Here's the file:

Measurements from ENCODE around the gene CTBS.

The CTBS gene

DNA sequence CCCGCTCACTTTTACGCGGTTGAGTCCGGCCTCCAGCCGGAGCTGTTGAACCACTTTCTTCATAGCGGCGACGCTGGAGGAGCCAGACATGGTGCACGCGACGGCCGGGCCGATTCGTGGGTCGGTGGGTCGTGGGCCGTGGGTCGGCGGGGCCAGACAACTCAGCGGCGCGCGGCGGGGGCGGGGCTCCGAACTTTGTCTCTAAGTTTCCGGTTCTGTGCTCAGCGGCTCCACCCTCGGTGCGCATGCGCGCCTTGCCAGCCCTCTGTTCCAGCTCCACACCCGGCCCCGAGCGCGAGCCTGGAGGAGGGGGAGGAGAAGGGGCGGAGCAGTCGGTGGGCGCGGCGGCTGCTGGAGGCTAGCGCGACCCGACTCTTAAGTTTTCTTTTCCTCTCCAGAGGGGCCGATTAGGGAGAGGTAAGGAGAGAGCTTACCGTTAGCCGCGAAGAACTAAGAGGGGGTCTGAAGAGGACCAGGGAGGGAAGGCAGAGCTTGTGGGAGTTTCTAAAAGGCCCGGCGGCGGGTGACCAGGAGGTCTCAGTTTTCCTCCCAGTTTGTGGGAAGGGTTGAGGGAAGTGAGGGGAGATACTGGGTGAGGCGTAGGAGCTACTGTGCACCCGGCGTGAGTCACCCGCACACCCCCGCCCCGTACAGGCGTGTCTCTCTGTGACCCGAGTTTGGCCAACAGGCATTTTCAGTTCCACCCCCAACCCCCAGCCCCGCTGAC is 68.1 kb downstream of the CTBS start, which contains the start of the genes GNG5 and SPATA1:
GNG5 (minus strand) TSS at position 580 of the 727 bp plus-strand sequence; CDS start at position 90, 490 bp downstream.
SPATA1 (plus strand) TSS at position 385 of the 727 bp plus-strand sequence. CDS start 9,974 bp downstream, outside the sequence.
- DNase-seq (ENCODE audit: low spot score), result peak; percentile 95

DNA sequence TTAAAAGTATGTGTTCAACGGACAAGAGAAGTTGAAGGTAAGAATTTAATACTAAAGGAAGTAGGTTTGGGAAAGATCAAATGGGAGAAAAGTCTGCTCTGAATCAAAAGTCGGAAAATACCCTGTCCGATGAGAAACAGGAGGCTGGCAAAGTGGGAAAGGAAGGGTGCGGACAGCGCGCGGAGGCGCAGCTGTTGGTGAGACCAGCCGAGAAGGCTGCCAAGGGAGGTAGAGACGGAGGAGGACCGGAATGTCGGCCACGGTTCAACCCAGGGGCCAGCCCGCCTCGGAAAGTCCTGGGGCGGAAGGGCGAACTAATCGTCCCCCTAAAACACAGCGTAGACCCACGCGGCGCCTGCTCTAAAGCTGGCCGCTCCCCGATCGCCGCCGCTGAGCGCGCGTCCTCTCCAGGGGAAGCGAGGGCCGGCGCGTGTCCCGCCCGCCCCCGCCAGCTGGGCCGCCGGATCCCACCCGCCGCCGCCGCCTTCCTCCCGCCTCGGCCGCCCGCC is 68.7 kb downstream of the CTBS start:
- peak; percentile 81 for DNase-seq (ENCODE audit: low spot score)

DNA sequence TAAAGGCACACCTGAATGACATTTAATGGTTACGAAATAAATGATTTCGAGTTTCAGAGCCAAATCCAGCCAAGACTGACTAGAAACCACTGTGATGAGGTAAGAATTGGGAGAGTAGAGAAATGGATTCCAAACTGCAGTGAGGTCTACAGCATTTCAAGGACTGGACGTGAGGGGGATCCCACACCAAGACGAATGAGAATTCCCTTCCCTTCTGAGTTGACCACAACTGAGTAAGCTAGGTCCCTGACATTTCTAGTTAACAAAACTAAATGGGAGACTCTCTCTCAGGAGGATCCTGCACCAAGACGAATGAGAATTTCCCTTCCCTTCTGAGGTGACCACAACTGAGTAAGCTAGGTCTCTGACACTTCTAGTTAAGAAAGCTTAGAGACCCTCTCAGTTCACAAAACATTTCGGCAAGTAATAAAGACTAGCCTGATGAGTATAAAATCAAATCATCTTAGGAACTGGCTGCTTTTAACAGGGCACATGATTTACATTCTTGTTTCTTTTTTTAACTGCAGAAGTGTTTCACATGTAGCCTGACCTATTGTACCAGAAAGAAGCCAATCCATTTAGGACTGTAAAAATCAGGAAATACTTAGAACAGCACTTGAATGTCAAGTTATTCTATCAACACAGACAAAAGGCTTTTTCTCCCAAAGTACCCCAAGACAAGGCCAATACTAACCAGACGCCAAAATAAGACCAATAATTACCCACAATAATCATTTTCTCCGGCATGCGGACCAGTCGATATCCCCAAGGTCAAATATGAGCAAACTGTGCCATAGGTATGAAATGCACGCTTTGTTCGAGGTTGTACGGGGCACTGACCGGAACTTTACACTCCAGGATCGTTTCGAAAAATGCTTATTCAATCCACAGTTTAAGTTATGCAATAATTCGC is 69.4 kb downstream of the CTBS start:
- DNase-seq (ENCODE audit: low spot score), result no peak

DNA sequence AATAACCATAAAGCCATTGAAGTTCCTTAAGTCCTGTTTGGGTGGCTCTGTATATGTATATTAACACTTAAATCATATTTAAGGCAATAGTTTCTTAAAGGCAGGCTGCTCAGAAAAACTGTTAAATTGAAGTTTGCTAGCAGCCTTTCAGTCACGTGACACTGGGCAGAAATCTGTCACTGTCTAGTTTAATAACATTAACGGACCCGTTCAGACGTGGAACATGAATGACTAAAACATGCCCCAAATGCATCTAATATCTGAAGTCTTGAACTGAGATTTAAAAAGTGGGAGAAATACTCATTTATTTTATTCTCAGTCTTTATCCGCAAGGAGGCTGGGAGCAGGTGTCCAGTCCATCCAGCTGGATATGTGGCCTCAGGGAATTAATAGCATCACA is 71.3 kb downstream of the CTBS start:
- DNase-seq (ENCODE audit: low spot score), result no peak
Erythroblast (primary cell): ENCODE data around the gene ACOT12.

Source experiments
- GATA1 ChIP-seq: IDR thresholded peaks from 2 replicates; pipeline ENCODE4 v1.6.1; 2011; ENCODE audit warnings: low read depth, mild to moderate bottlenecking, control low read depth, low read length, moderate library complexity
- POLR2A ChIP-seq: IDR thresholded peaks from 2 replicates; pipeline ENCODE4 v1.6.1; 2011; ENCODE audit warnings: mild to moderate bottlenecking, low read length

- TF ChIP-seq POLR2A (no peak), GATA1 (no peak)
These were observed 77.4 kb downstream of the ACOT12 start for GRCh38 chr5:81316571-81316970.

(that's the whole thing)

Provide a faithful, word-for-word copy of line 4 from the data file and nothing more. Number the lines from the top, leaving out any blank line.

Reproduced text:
GNG5 (minus strand) TSS at position 580 of the 727 bp plus-strand sequence; CDS start at position 90, 490 bp downstream.